Patients had variable times of follow-up, and spirometry was performed at various time points. Analysis was performed using nonparametric methods (Minitab, release 14 for Windows; State College, PA) and post-treatment data grouped into 3-month blocks and compared with baseline values. Baseline refers to spirometry measurements performed at the initiation of treatment. Spirometry measurements were performed at 3 (2–4 months), 6 (5–7 months), and 9 (810) months.

Patient characteristics and responses are shown in Table 1 and Figure 1

. Our study population consisted of 10 males and 10 females. The underlying diagnoses were cystic fibrosis (n = 6), emphysema (n = 5), α1-antitrypsin deficiency (n = 1), bronchiectesis (n = 2), sarcoidosis (n = 2), pulmonary hypertension (n = 2), and retransplantation for obliterative bronchiolitis (n = 2). There were nine bilateral lung transplants, eight single lung transplants, and three heart-lung transplants. The mean age at transplantation was 38 (range, 17–59 years), with an average postoperative FEV1 = 2.86 L (range, 1.16–5.01). The average number of acute rejection episodes (Grade A2 or greater) was 1.55, before BOS.

BOS stages at initiation of treatment were BOS 3 (n = 10), BOS 2 (n = 2), BOS 1 (n = 6), and BOS0-p (n = 2). Mean follow-up at time of manuscript preparation has been 6.25 months (range, 3–11 months). There was a significant but variable improvement in FEV1 of mean 110 ml (range, −70 to 730 ml) between baseline and after 3 months of azithromycin therapy (Figure 1, p = 0.002). This improvement was sustained beyond 3 months in 12 of 17 patients (up to 11 months follow-up). Figure 1 shows percentage change in FEV1 from baseline.

We have confirmed the recent studies of Gerhardt and coworkers (27) and Verleden and colleagues (28), and have shown that azithromycin therapy can successfully treat BOS, a condition refractory to previous clinical management. We have extended the current literature by performing our study in a bigger patient group, with longer-term follow-up.

These findings are remarkable in that they offer hope in arresting the progression of BOS. There was median gain in lung function of 110 ml for the group, and in one patient a 730-ml increase was observed. There were no side effects of therapy reported by our patients, and no patient has discontinued therapy to date. This benefit profile is unprecedented in our program.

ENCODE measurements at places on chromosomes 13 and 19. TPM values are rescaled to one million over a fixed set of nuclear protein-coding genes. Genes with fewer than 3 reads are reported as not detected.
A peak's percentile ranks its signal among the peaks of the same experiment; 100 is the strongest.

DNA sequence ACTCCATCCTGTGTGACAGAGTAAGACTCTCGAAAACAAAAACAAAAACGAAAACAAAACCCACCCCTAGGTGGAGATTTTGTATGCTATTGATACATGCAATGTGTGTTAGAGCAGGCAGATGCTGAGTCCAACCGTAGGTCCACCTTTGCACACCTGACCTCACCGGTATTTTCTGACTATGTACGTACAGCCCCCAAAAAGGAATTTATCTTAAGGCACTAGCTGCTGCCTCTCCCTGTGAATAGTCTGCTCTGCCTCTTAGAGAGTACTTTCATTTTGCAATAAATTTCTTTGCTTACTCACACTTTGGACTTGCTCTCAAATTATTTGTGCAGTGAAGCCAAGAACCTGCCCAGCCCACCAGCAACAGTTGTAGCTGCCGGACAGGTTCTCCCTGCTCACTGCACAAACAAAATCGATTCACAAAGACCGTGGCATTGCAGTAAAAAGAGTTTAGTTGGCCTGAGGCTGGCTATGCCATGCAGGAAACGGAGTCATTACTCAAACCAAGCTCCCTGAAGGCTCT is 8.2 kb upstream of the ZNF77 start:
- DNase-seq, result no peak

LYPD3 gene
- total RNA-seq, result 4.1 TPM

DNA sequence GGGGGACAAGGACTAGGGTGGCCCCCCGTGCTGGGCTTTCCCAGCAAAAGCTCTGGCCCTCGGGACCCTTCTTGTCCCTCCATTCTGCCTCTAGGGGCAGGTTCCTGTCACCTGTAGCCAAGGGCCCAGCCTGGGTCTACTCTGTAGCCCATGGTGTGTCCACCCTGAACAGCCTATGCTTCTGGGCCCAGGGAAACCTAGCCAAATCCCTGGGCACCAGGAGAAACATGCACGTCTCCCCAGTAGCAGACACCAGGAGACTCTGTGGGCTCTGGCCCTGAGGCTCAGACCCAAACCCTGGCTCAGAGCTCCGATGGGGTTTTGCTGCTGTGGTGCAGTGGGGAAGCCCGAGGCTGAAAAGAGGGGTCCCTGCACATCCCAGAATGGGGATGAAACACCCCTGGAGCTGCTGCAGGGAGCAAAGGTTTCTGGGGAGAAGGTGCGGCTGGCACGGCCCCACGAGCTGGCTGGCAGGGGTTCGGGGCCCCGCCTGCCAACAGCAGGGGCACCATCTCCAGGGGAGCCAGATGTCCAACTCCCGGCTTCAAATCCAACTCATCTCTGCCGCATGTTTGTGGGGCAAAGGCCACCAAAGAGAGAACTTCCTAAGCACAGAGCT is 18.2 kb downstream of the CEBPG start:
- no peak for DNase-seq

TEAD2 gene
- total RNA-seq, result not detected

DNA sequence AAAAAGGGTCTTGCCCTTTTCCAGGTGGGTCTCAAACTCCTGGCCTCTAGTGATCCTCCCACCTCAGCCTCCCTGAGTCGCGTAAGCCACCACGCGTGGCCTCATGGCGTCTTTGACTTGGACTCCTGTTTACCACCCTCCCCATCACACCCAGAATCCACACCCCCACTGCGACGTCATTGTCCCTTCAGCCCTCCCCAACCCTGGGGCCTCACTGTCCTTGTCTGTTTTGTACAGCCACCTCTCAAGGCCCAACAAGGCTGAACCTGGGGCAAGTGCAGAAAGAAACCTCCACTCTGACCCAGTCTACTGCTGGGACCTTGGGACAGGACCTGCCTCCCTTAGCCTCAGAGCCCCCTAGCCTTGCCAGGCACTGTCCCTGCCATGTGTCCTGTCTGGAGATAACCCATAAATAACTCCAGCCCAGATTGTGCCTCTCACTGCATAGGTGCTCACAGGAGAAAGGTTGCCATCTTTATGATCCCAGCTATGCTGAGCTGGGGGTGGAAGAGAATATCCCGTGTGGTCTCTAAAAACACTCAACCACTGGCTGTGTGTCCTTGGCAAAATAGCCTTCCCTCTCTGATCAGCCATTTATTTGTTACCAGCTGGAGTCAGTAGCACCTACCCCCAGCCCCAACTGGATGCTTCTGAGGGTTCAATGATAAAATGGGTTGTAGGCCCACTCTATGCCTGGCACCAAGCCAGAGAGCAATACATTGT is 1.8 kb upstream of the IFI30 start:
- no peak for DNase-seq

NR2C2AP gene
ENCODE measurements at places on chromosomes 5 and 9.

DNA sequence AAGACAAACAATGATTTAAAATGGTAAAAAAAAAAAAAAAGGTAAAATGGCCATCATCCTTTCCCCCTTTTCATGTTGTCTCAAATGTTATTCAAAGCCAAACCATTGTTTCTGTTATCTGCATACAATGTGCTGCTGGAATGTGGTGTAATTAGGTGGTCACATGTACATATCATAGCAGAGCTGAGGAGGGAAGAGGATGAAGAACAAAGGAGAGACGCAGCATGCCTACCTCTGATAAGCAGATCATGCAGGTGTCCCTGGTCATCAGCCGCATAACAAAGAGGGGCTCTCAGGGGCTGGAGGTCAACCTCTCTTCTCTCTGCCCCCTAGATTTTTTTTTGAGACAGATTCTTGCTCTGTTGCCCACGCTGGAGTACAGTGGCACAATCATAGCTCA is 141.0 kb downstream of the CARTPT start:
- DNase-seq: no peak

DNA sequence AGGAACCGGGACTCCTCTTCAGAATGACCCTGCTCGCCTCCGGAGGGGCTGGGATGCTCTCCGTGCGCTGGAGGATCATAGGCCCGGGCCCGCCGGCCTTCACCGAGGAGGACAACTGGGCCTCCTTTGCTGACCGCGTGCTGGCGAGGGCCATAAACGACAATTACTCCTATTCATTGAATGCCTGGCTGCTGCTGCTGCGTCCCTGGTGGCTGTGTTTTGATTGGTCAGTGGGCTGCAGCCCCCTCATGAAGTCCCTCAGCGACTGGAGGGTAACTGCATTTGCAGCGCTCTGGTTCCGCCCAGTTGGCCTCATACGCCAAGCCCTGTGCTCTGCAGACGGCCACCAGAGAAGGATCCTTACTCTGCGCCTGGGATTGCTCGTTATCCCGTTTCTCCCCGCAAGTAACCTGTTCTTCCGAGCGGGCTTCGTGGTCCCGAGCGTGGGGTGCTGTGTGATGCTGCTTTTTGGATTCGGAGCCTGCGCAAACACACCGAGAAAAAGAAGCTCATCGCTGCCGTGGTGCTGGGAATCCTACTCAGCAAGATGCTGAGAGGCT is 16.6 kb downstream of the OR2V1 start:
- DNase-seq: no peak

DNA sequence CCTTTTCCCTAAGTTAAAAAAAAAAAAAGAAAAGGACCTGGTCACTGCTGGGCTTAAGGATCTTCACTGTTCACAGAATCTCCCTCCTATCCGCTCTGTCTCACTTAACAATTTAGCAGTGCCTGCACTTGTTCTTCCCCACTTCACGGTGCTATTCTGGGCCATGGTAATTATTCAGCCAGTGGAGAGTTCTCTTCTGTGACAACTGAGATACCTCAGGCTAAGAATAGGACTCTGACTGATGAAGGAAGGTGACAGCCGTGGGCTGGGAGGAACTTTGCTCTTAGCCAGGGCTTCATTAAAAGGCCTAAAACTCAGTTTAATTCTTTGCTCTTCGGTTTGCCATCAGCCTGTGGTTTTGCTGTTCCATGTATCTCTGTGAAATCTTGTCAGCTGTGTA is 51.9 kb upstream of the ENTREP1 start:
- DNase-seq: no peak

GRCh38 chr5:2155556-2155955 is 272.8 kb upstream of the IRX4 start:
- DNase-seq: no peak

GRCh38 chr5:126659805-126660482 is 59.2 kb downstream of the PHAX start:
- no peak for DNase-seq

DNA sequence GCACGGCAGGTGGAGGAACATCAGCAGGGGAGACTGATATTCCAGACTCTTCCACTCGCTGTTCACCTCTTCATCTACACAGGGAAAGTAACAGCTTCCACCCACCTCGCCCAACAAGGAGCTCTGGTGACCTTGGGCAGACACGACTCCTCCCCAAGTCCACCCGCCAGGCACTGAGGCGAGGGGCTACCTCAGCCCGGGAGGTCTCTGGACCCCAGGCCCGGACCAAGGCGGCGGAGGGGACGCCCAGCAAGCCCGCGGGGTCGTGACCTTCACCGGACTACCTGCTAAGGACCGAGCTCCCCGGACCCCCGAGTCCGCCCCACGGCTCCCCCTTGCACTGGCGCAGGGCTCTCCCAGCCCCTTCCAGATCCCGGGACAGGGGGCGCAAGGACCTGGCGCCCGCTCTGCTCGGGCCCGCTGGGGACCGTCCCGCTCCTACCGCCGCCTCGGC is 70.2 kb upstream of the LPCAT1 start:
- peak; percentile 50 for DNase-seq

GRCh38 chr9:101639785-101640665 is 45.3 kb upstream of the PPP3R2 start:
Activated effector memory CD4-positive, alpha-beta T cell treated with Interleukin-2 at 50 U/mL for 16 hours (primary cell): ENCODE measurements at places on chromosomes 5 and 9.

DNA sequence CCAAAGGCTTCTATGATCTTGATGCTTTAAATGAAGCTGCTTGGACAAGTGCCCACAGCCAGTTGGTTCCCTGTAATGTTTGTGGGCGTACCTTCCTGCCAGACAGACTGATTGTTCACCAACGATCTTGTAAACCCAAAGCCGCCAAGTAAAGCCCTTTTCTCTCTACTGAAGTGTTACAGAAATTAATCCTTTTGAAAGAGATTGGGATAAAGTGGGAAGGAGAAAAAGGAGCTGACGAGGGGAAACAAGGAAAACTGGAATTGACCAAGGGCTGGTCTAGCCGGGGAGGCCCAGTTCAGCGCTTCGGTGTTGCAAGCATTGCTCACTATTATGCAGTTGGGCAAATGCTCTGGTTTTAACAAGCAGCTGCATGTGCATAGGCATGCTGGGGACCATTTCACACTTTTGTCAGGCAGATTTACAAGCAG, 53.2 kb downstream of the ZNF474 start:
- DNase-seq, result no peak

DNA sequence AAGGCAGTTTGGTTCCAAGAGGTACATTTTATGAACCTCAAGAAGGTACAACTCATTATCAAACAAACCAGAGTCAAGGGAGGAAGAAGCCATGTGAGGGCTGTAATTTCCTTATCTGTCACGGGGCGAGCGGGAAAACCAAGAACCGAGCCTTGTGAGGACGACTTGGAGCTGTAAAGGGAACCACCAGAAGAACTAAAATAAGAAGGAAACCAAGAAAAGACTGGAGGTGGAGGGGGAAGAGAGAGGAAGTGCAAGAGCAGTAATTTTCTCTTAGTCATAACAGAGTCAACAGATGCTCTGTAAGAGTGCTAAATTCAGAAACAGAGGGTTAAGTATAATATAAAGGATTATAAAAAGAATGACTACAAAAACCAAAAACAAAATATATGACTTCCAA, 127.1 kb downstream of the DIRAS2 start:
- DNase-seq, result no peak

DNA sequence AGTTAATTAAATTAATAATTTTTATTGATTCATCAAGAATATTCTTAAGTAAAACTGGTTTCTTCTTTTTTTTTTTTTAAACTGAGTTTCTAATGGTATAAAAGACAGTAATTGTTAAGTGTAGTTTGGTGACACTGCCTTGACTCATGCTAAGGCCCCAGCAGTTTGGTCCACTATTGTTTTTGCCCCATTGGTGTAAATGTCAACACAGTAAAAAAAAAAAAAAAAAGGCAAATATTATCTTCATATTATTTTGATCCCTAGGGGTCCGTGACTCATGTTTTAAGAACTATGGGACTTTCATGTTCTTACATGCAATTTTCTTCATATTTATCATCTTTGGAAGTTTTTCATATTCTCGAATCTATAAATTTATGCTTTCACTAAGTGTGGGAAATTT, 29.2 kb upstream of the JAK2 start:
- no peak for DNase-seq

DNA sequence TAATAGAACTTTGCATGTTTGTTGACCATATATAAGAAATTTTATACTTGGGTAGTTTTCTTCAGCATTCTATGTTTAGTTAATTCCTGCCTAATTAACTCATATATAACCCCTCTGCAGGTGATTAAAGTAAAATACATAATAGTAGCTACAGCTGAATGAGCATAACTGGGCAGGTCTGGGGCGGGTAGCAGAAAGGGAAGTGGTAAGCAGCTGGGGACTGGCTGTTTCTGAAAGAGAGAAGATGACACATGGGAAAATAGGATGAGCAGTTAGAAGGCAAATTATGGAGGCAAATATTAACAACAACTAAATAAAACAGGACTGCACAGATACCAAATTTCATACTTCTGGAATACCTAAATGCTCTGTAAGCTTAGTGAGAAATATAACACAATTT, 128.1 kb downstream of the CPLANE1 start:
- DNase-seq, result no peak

The mechanism of action of macrolides in BOS is not known, but is not likely to be due to a direct microbicidal action, because of the low doses used. Similar dosing regimens demonstrate clinical improvement, efficacy, improved lung function, and antiinflammatory properties in patients with asthma, cystic fibrosis, and panbronchiolitis (2026). Several mechanisms have been proposed to explain these effects, including suppression of inflammatory mediators and neutrophilic infiltration (31, 32), inhibition of airway remodeling through suppression of matrix metalloproteinases (33), and modulation of the effects of low-grade Pseudomonas infection (34, 35).

Long-term low-dose azithromycin therapy offers a novel, safe, and exciting therapy for the treatment of progressive BOS, and our data confirm the beneficial effects in not only preventing a further decline in lung function, but leading to a variable level of improvement in lung function in a majority of patients with established BOS. The fact that airflow limitation regarded as “fixed” has been reversed implies that structural changes have occurred. In preliminary findings from the heterotopic tracheal allograft animal model of lung transplantation, macrolide premedication has been shown to inhibit pathologic airway fibrosis (36).

Our study is limited by the small patient cohort and is a descriptive case series rather than a randomized, placebo-controlled study. Hence, our findings, although extremely promising, need to be interpreted with caution. The magnitude of the treatment effect we observed suggests that a formal randomized placebo-controlled trial may be feasible. Further clinical and translational mechanistic studies of the effects of macrolide therapy in BOS are now required.

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Correspondence and requests for reprints should be addressed to Paul A. Corris, The William Leech Centre for Lung Research, The Freeman Hospital, High Heaton, Newcastle upon Tyne, NE7 7DN, UK. E-mail: